Cleaning and painting your boat’s bottom

Published 7:05 pm Monday, July 8, 2019

If your boat is out of the water is its bottom clean? Does it need bottom paint refreshed? A clean bottom improves running, handling and efficiency plus a painted bottom contributes to a clean bottom.

If boating in the Pamlico or Neuse Rivers plus Pamlico and Albemarle Sounds should you use fresh water paint or paint for salt water? The consensus is fresh water paint, even if you occasionally venture into the ocean.

Which paint? The brand is not important, though it should be consistent with the current paint, unless the old paint is removed completely for a new coat.

When a boat stays in water year round it should include a barrier coat between the fiberglass hull and bottom paint. A barrier coat protects from moisture intrusion causing blisters and is worth every penny invested.

Whatever you are painting, home or boat, the key to good, long-lasting results is preparation. Invest twice as much time in preparation as the actual painting. Step one in prep is washing or scrubbing the bottom to remove crud, barnacles, muscles and vegetative carpet. Use a power washer to remove surface dirt then employ a medium grade scrub brush to remove stubborn dirt. The bottom must be clean.

You can now assess the condition of the current paint. Does the boat’s bottom paint need to be replaced or simply need a touch up coat or spotting? In all instances, the bottom must be clean for any new bottom paint to adhere.

For a surface coat or spotting, once the bottom is clean, employ a sanding block to lightly rough the paint’s surface to improve adherence. When spotting where the gelcoat is exposed, feather the edges for a smooth surface. Inspect for and repair any blisters per manufacturer’s directions.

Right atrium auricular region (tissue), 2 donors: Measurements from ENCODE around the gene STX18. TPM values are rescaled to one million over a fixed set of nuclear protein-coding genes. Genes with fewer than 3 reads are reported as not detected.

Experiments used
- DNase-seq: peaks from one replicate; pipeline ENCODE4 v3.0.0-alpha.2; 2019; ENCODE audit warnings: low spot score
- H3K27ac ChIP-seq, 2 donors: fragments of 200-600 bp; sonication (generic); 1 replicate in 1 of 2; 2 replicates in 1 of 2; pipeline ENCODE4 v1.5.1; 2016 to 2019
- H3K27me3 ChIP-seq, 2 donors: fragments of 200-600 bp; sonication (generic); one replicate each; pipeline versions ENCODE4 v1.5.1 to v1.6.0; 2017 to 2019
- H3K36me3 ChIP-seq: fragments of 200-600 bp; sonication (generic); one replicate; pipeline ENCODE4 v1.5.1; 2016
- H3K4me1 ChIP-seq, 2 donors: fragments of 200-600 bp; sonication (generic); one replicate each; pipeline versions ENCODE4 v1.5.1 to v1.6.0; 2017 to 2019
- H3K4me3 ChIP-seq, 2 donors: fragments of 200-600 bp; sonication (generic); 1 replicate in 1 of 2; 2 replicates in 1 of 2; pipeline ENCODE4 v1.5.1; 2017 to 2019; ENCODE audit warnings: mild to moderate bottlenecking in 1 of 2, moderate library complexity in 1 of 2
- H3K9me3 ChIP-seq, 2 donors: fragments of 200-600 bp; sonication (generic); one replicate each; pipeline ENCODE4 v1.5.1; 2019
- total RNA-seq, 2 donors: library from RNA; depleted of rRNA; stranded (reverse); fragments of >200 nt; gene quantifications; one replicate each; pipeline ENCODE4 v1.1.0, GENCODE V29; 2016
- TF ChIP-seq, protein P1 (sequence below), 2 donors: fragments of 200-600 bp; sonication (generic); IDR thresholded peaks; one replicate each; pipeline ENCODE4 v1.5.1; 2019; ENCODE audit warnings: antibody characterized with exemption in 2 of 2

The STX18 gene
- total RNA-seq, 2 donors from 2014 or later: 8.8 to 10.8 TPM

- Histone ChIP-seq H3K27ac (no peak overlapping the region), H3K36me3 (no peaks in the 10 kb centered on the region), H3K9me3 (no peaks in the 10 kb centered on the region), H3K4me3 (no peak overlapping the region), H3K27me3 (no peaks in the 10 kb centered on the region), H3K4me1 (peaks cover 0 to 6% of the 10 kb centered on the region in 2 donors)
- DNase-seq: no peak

When total replacement is required, employ an 80-grit sandpaper to remove all old paint down to the gelcoat. Next use a higher grit sandpaper to smooth the gelcoat surface. A critical step to a smooth surface with maximum adherence is employing a tack cloth (multiple tack cloths) to eliminate all dust particles. First wash and dry the boat’s bottom. Then, when dry, employ the tack cloths, removing any residual dust. Finally, use a cleaning solvent to remove residue left by the tack cloth. A super clean bottom surface is necessary to achieve multi-year (3-5 year) protection.

Now the boat’s bottom is ready for paint. If a surface coat or spotting, select the same brand and paint type presently on the boat. Applying a different brand along with different type over an existing paint will degrade performance of the new paint surface. Remember, an epoxy barrier coat is strongly recommended for unpainted gelcoat to prevent water intrusion and blisters.

Select a bottom paint specific to your boating locale as well as use. Racing sailboats require a hard, extremely smooth surface for speed while a metal fishing boat needs a paint that keeps the bottom clean. Certain paints are specific to fresh water and others specific to salt water, while a few work well in brackish water like our rivers and sounds. Consult locally for the correct paint for your boating area.

You may roll or brush on bottom paint, depending on the desired finish. Rolling is OK for most applications. For a surface coat or spotting, a single application usually suffices. Employ a 5/16” to 3/8” nap roller for a seven millimeter wet thickness.

Apply two coats to unpainted gelcoat. Remember that bottom paint adds weight to a boat, reducing the vessel’s performance and economy, so a third coat really adds nothing to paint performance. Some boaters employ a different color paint when surface coating to visually see when a new surface coat or replacement is needed. Work from the keel to the water line. Allow adequate drying time between coats according to the manufacturer’s specifications and current weather conditions.

Consult the primary manufacturer of boat paint for exceptional print and online information about top and bottom paint, surface prep along with painting techniques. Local marinas and chandleries are excellent sources of local paint knowledge.

My thanks to Jessica Martin of McCotter’s Marina for her help in researching this article. This article is given courtesy of the Pamlico Sail & Power Squadron, America’s Boating Club. To learn more about our upcoming boating courses, email Linda, our Education Officer at or contact her at 252-964-3009 for upcoming public seminars and courses.

Biff Matthews is a member of Pamlico Sail & Power Squadron.